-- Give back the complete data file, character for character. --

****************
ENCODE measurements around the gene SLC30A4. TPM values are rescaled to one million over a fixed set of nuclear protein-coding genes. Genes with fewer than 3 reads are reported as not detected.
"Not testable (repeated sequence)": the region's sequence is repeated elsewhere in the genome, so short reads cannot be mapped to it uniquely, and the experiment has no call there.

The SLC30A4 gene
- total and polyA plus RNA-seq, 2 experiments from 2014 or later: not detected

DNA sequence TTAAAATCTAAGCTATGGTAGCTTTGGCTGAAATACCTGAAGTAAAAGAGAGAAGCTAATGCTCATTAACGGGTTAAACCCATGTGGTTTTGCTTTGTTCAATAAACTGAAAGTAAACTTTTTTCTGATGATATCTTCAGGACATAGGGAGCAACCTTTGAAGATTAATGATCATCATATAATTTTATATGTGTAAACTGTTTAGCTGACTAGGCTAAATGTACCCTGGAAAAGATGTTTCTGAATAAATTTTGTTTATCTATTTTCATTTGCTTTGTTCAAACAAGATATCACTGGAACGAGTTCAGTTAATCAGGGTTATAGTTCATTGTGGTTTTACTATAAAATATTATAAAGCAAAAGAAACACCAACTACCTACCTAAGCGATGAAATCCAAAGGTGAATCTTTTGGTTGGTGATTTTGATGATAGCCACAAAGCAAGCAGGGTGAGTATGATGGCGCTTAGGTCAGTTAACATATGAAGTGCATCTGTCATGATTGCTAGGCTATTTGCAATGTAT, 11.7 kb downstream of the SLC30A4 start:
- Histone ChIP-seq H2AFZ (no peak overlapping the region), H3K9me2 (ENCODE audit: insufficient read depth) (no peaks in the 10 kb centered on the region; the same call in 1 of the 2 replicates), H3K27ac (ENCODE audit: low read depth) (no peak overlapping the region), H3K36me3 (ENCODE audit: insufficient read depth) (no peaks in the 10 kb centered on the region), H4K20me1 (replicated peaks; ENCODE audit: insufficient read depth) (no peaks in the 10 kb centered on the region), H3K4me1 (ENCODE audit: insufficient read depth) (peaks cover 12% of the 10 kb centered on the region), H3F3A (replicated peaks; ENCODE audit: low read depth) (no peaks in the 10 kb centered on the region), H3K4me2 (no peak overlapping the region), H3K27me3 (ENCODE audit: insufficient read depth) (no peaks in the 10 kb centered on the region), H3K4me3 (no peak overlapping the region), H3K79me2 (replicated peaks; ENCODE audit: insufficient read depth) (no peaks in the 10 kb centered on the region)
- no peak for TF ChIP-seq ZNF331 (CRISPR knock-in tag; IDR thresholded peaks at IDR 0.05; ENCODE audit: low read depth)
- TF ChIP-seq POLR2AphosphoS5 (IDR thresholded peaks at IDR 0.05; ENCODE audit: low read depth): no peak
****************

ENCODE measurements around the gene SLC30A4. TPM values are rescaled to one million over a fixed set of nuclear protein-coding genes. Genes with fewer than 3 reads are reported as not detected.
"Not testable (repeated sequence)": the region's sequence is repeated elsewhere in the genome, so short reads cannot be mapped to it uniquely, and the experiment has no call there.

The SLC30A4 gene
- total and polyA plus RNA-seq, 2 experiments from 2014 or later: not detected

DNA sequence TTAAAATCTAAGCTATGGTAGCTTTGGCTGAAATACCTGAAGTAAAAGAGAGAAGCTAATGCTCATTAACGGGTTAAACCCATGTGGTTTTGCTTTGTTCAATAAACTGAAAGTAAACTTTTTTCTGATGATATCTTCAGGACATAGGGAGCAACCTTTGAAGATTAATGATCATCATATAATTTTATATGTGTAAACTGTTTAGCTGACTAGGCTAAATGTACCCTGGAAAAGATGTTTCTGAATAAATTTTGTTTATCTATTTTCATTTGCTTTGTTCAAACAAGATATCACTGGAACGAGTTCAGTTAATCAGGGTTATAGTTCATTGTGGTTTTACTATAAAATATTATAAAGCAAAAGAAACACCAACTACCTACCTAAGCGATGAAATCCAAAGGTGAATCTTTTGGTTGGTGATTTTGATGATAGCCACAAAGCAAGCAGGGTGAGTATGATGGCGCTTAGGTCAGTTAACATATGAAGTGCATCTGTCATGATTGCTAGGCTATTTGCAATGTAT, 11.7 kb downstream of the SLC30A4 start:
- Histone ChIP-seq H2AFZ (no peak overlapping the region), H3K9me2 (ENCODE audit: insufficient read depth) (no peaks in the 10 kb centered on the region; the same call in 1 of the 2 replicates), H3K27ac (ENCODE audit: low read depth) (no peak overlapping the region), H3K36me3 (ENCODE audit: insufficient read depth) (no peaks in the 10 kb centered on the region), H4K20me1 (replicated peaks; ENCODE audit: insufficient read depth) (no peaks in the 10 kb centered on the region), H3K4me1 (ENCODE audit: insufficient read depth) (peaks cover 12% of the 10 kb centered on the region), H3F3A (replicated peaks; ENCODE audit: low read depth) (no peaks in the 10 kb centered on the region), H3K4me2 (no peak overlapping the region), H3K27me3 (ENCODE audit: insufficient read depth) (no peaks in the 10 kb centered on the region), H3K4me3 (no peak overlapping the region), H3K79me2 (replicated peaks; ENCODE audit: insufficient read depth) (no peaks in the 10 kb centered on the region)
- no peak for TF ChIP-seq ZNF331 (CRISPR knock-in tag; IDR thresholded peaks at IDR 0.05; ENCODE audit: low read depth)
- TF ChIP-seq POLR2AphosphoS5 (IDR thresholded peaks at IDR 0.05; ENCODE audit: low read depth): no peak